Second Beach Dunes Sprayed with Poison to Keep Invasive Sedge from Taking Root
October 30, 2023
MIDDLETOWN, R.I. — Piping plovers weren’t the only species making a return to Second Beach this summer; a familiar invasive species was also growing in the sand dunes, unbeknownst to most beachgoers.
It’s called Carex kobomugi, commonly known as asiatic sand sedge or sometimes Japanese sand sedge. Native to eastern Asia, it is considered a particularly persistent and invasive pest in the United States, thanks in large part to its shallow but dense root system that crowds out other vegetation.
It is one of the few invasives that can take root in beach ecosystems, and left unchecked it can contribute to beach erosion. Unlike the beachgrasses that normally populate Rhode Island and Cape Cod dunes, the sand sedge’s much shallower root system leaves beach sand dunes unstable and vulnerable to storm surge.
“We had great success with containing it; we knocked it back,” said Will Cronin, Middletown’s operations and facilities director. “The town worked for a number of years to knock it back. This, I think, was just a section that went unchecked and blew up.”
An ecoRI News reader emailed us Oct. 18 to let us know the dunes were being sprayed. Cronin said he didn’t remember the name of the herbicide used but said the town hired All Island Landscape to handle the spraying. All Island Landscape did not immediately respond to an ecoRI news inquiry on the poison.
Sand sedge first appeared on Second Beach in 2008, and the town had some success in eliminating it from the dunes. The invasive colony identified by the town this year took root in a concise section of the dunes, just west of Second Beach’s main pavilion.
Asiatic sand sedge was first found in the United States in New Jersey in 1929 and was then deliberately introduced up and down the Atlantic Coast to act as an erosion control and sand stabilizer. It was even promoted by the U.S. Department of Agriculture and conservation groups for its ability to withstand disease and other pests common to North American beachgrass.
In Rhode Island, the invasive was first spotted in 1981, at East Beach in Charlestown, where it subsequently spread en masse to several other beaches around the state. It’s been targeted nationwide for elimination since the early 1990s.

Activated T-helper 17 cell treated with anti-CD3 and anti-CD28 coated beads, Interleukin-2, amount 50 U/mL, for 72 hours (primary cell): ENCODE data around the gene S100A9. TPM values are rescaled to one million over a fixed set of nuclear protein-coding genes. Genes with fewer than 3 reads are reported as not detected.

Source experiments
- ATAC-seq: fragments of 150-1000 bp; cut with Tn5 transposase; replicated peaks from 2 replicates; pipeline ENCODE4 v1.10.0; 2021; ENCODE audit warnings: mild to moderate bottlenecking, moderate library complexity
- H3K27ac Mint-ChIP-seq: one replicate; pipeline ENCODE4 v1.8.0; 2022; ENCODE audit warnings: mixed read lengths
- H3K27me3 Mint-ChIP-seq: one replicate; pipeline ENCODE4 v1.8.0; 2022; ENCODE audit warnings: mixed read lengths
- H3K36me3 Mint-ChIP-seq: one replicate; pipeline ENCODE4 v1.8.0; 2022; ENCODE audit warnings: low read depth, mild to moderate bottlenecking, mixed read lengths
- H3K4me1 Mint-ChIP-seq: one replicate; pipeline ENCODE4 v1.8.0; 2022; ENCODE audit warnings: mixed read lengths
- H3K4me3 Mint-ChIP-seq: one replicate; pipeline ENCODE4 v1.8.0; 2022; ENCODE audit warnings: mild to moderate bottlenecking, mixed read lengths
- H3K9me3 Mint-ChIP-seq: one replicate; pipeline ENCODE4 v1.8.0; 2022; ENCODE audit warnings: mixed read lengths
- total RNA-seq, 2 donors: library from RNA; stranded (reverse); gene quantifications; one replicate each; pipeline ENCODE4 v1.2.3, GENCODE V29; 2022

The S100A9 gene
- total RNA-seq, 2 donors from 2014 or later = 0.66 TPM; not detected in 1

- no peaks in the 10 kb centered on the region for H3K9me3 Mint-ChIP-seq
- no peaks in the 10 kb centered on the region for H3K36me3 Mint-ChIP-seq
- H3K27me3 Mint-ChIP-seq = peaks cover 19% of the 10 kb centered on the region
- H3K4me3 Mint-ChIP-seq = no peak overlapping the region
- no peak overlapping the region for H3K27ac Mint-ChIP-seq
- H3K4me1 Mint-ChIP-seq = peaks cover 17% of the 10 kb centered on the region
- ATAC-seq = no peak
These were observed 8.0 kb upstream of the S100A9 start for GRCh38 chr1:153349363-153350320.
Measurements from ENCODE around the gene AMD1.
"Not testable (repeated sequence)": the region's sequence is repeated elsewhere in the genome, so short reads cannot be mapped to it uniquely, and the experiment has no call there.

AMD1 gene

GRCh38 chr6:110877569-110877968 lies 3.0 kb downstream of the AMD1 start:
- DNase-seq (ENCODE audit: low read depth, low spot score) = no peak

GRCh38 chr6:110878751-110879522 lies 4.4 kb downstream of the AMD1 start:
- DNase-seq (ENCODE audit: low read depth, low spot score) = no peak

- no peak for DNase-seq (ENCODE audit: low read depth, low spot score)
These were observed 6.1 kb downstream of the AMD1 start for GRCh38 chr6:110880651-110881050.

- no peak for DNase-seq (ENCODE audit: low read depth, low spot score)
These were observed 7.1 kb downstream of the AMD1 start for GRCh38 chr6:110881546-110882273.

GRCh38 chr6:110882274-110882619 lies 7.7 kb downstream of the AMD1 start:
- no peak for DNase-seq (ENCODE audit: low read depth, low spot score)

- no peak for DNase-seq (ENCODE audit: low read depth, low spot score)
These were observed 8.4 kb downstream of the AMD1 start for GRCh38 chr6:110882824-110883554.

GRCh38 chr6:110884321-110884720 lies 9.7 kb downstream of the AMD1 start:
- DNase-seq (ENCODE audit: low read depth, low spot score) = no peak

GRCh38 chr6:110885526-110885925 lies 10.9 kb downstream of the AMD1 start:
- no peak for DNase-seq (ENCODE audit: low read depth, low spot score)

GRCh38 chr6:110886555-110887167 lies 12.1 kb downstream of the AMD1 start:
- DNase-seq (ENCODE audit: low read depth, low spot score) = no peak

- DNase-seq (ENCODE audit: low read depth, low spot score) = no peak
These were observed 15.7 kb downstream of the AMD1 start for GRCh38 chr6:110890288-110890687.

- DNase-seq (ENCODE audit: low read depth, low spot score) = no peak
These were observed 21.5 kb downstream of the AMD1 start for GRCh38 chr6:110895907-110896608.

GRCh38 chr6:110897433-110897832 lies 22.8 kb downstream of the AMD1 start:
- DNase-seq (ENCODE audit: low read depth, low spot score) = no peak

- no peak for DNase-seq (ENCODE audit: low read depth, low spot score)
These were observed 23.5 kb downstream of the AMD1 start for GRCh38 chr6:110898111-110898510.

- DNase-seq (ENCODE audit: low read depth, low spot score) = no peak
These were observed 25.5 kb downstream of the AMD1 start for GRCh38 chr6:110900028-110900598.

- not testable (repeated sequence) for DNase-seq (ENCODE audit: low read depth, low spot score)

The plant is specifically called out in Rhode Island’s 2015 Wildlife Action Plan produced by the Department of Environmental Management as a possible threat to wildlife habitats on beaches, including piping plovers and tiger beetles.
Cronin said the town hires a third-party contractor to spray the Sachuest Point Road dunes with a herbicide during the offseason, to avoid disturbing beachgoers and piping plover that inhabit the beach during the warmer months. The impact from the sedge and herbicide should be minimal, Cronin said, as the plovers prefer to lay in a separate area of the beach.
“Obviously, when visitors see folks in the dunes, we try to protect our dunes as much as can,” he said. “I know when folks see someone in the dunes spraying dune grass, they ask, ‘What’s going on here?’ But it’s an invasive species we’re looking to eliminate in just this one section.”
Piping plovers are small, cute shorebirds that have been identified as an endangered species since the mid-1980s, after nearly being hunted out of existence. Like Rhode Islanders, they love to flock to the state’s beaches starting in the spring, where they nest and lay eggs. They typically leave by late July and early August, wintering anywhere from North Carolina to the Caribbean.
A mid-season report released in June by the U.S. Fish & Wildlife Service said 2023 was a “banner year” for plovers, counting 88 pairs of plovers across Rhode Island beaches, with nearly half of the shorebirds choosing Westerly beaches.
Second Beach, typically a highly productive area for plover nests, reported higher than usual nest loss this year. At Third Beach, no nests at all were reported, with dogs suspected as a possible culprit.